Scottish Secretary Alister Jack has dismissed claims by SNP ministers that they have secured a mandate for a second referendum on independence.
At talks in London, Scottish Constitutional Relations Secretary Mike Russell said the party had gained the right for fresh vote after winning 47 of the 59 Scottish seats in last month’s general election.
But Mr Jack said the SNP’s share of the popular vote was no higher than it was at the time of the 2014 independence referendum.
“We believe that the 45% of the people who voted for the SNP was a similar number who voted for independence in 2014,” he told reporters following the meeting.
“Our view is that 55% of Scotland voted for unionist parties and therefore they don’t have a mandate.”
Mr Jack said the UK Government would be making a “measured and considered” response to a formal request by First Minister Nicola Sturgeon to hold a referendum under section 30 of the Scotland Act.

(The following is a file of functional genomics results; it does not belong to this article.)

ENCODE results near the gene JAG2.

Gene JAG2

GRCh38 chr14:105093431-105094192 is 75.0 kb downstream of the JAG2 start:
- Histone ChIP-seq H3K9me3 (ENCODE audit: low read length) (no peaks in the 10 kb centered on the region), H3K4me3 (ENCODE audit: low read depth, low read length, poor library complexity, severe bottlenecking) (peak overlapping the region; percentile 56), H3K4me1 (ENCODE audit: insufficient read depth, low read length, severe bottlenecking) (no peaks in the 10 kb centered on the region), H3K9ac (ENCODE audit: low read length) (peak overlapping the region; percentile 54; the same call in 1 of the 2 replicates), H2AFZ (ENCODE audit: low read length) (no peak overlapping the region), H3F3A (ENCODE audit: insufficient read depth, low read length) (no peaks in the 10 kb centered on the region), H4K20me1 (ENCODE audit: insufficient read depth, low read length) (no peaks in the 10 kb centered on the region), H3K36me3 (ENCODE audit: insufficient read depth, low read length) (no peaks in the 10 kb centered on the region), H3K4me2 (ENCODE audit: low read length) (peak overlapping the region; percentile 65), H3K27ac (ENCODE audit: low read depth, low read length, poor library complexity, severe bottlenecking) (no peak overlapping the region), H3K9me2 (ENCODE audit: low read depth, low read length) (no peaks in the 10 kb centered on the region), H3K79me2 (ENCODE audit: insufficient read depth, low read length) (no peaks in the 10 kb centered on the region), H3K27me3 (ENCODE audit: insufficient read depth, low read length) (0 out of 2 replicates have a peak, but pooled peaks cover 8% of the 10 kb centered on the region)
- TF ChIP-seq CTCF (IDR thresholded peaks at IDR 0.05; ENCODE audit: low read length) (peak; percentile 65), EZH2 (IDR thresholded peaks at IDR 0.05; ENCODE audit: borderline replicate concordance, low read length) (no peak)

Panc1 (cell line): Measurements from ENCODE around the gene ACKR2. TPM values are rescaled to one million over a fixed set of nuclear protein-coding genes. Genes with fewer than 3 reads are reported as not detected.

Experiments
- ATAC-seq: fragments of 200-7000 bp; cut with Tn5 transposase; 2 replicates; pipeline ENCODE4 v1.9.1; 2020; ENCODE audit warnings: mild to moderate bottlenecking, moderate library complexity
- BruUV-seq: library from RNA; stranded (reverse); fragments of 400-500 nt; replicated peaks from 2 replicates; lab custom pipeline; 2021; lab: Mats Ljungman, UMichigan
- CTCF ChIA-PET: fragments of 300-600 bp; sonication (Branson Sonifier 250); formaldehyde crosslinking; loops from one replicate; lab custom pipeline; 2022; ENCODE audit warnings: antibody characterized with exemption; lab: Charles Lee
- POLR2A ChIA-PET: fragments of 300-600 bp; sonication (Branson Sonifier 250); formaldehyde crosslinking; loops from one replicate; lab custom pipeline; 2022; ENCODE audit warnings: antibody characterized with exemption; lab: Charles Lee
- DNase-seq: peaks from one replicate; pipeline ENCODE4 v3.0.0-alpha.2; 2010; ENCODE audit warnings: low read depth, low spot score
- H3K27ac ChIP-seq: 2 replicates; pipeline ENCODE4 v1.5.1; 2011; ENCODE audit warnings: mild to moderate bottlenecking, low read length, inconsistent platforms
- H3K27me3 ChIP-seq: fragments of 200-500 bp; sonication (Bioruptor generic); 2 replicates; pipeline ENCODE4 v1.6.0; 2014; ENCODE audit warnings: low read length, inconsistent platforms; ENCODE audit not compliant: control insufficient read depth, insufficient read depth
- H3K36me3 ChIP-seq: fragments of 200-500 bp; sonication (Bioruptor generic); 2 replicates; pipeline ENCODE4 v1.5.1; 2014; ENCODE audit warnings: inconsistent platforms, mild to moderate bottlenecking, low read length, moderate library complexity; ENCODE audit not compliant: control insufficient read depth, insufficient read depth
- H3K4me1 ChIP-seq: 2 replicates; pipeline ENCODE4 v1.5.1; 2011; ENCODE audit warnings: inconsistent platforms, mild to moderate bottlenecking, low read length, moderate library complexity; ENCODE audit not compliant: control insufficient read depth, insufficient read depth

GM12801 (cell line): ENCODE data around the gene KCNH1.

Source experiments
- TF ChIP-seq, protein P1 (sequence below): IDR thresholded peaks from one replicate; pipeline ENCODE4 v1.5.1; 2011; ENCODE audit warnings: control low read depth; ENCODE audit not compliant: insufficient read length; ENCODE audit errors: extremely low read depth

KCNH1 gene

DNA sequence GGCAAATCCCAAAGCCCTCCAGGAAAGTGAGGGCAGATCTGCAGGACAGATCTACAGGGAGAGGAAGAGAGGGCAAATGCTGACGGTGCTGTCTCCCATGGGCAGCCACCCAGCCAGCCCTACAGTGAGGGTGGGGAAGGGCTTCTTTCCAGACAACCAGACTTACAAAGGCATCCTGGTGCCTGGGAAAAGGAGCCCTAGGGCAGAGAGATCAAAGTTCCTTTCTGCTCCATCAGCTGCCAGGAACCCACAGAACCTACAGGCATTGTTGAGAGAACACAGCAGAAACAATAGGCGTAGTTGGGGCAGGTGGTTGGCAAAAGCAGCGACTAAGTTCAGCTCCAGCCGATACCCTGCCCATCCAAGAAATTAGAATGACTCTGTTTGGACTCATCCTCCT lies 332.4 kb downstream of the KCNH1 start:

He insisted it was right the power to consent to a referendum remained at Westminster, otherwise Scotland would face a series of “never-endums” as the SNP sought the result it wanted.
“Once they could do that, they could just keep asking and create constitutional uncertainty, it would create economic uncertainty. It is damaging to jobs, damaging to taxation,” he said.
The clash came at the first meeting of the Joint Ministerial Council (JMC) on EU negotiations since the general election.
It was attended by representatives of the UK and Scottish Governments, as well as the Welsh administration.
Following the talks, Mr Russell said they could not make progress on other issues until the referendum issue was resolved.
“We have a mandate to have a referendum in Scotland – there is no doubt about that,” he told reporters.
“I accept that the UK Government has a mandate to leave the EU. They have to accept our mandate.
“Until that issue is resolved it is very difficult to make progress on anything else. It will colour everything in this process from now on.”